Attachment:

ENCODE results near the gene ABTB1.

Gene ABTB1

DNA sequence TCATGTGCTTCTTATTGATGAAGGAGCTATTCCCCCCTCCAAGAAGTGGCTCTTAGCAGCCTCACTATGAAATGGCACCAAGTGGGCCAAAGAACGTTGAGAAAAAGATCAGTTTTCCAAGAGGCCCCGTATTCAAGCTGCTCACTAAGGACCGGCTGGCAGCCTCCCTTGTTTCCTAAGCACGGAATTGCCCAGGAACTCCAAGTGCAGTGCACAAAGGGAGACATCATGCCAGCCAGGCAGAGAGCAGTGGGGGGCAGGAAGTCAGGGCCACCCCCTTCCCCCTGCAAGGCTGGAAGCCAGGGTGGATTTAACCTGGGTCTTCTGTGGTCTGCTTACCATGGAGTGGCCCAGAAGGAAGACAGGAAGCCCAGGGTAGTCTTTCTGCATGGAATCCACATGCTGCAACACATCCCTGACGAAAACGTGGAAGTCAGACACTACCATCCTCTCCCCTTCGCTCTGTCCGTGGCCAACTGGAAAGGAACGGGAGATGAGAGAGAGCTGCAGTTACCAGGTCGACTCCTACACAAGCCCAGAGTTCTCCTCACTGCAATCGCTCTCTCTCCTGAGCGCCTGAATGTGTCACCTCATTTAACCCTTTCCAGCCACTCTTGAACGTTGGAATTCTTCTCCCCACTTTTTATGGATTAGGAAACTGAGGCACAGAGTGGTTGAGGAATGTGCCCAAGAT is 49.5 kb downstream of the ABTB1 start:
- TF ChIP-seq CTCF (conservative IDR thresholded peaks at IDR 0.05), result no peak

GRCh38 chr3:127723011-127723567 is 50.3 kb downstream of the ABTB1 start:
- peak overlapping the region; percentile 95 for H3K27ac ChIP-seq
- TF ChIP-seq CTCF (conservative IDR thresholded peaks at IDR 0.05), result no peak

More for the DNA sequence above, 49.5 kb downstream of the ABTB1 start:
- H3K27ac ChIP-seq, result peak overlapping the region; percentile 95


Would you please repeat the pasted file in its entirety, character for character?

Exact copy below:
ENCODE results near the gene ABTB1.

Gene ABTB1

DNA sequence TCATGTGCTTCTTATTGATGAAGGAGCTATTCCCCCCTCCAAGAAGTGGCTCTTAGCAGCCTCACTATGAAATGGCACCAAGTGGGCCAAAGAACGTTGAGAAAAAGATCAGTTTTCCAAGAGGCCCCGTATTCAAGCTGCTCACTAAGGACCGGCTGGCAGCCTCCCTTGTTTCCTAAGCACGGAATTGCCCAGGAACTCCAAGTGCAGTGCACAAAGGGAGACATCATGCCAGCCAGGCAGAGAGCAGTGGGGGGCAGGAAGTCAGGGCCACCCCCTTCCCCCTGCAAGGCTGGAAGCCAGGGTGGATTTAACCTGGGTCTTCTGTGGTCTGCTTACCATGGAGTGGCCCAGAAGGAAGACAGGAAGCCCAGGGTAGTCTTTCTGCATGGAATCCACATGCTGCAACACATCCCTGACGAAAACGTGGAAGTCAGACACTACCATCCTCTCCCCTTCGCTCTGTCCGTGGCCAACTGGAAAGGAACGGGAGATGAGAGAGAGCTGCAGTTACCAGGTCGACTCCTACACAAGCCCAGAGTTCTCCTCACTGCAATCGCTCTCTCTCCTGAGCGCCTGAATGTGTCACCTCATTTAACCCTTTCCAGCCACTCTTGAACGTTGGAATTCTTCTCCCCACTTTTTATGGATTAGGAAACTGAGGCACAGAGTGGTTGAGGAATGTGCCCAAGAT is 49.5 kb downstream of the ABTB1 start:
- TF ChIP-seq CTCF (conservative IDR thresholded peaks at IDR 0.05), result no peak

GRCh38 chr3:127723011-127723567 is 50.3 kb downstream of the ABTB1 start:
- peak overlapping the region; percentile 95 for H3K27ac ChIP-seq
- TF ChIP-seq CTCF (conservative IDR thresholded peaks at IDR 0.05), result no peak

More for the DNA sequence above, 49.5 kb downstream of the ABTB1 start:
- H3K27ac ChIP-seq, result peak overlapping the region; percentile 95